Of all the management gurus, Peter Drucker is possibly the only one who made sense most of the time. He developed management thinking that was sound and rigorous; and that is why his ideas are practiced the world over even today.
Let’s look at some of the ideas he propounded:
- Decentralisation and simplification. He believed that companies worked best when they were decentralised. He also felt that companies tended to produce too many products, hired employees they didn’t really need (outsourcing would be a better option) and expanded into sectors that they should have avoided.
- The concept of the “knowledge worker”. He introduced this concept in 1959; since then, knowledge-based work has become increasingly important in businesses worldwide.
- The concept of what eventually came to be known as “outsourcing”. He used the example of “front room” and “back room” of each business: A company should be engaged in only the front room activities that are critical to supporting its core business. Back room activities should be handed over to other companies, for whom these tasks are the front room activities.
- The importance of the non-profit sector, which he called the third sector (private sector and the Government sector being the first two). Today, NGOs play a crucial role in the economies of countries around the world.
- Respect for the worker. Drucker believed that employees are assets not liabilities. He taught that knowledgeable workers are the essential ingredients of the modern economy, and that a hybrid management model is the sole method of demonstrating an employee’s value to the organization. Central to this philosophy is the view that people are an organization’s most valuable resource, and that a manager’s job is both to prepare people to perform and give them freedom to do so.
- The need for “planned abandonment.” Businesses and governments have a natural human tendency to cling to “yesterday’s successes” rather than seeing when they are no longer useful.
- A belief that taking action without thinking is the cause of every failure.
- The need to manage business by balancing a variety of needs and goals, rather than subordinating an institution to a single value. This concept of management by objectives formed the keynote of his 1954 landmark The Practice of Management.
- A company’s primary responsibility is to serve its customers. Profit is not the primary goal, but rather an essential condition for the company’s continued existence and sustainability.
Here are some quotes from the great man that should have a profound impact on you:
- “Doing the right thing is more important than doing the thing right.”
- “If you want something new, you have to stop doing something old.”
- “There is nothing quite so useless as doing with great efficiency something that should not be done at all.”
- “The most important thing in communication is to hear what isn’t being said.”
- “What gets measured gets improved.”
- “Quality in a product or service is not what the supplier puts in. It is what the customer gets out and is willing to pay for. A product is not quality because it is hard to make and costs a lot of money, as manufacturers typically believe. This is incompetence. Customers pay only for what is of use to them and gives them value. Nothing else constitutes quality.”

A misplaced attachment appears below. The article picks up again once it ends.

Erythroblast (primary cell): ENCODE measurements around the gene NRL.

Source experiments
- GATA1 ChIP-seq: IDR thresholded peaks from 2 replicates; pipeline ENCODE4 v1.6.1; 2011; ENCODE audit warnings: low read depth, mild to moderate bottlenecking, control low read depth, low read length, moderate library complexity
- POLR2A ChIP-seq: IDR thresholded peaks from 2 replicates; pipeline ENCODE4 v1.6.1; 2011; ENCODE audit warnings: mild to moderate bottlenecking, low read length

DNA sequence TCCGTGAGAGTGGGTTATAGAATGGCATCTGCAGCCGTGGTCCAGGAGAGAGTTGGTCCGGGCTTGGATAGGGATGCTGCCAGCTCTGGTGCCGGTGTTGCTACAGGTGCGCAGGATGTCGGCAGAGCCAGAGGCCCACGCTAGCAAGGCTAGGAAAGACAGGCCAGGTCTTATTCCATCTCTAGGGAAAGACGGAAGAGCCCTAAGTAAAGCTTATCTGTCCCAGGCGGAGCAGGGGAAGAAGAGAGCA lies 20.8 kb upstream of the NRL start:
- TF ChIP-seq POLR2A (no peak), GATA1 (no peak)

- “Results are gained by exploiting opportunities, not by solving problems.”
- “Business has only two basic functions-marketing and innovation.”
- “So much of what we call management consists of making it difficult for people to work.”
- “The best way to predict the future is to create it.”
- “The only thing we know about the future is that it will be different.”
- “Trying to predict the future is like trying to drive down a country road at night with no lights while looking out the back window.”
- “People who don’t take risks generally make about two big mistakes a year. People who do take risks generally make about two big mistakes a year.”
- “Efficiency is doing things right; effectiveness is doing the right things.”
- “People in any organization are always attached to the obsolete – the things that should have worked but did not, the things that once were productive and no longer are.”
- “Meetings are by definition a concession to a deficient organization. For one either meets or one works. One cannot do both at the same time.”
- “Company cultures are like country cultures. Never try to change one. Try, instead, to work with what you’ve got.”
- “Long-range planning does not deal with the future decisions, but with the future of present decisions.”
- “Whenever you see a successful business, someone once made a courageous decision.”
- “Management is doing things right. Leadership is doing the right things.”
- “No one learns as much about a subject as one who is forced to teach it.”
- “My greatest strength as a consultant is to be ignorant and ask a few questions.”
- “The three most charismatic leaders in this century inflicted more suffering on the human race than almost any trio in history: Hitler, Stalin, and Mao. What matters is not the leader’s charisma. What matters is the leader’s mission.”
Drucker wrote some 40 books and it is difficult to figure out which ones to read. My recommendation would be to read ‘The Essential Drucker’ which is a collection of some of his best writings.
An excellent introduction to Drucker’s thinking is his paper ‘Will the Corporation Survive’ that was published in The Economist in November 2001. You can read this piece here.
Visual courtesy: https://www.flickr.com/photos/celestinechua/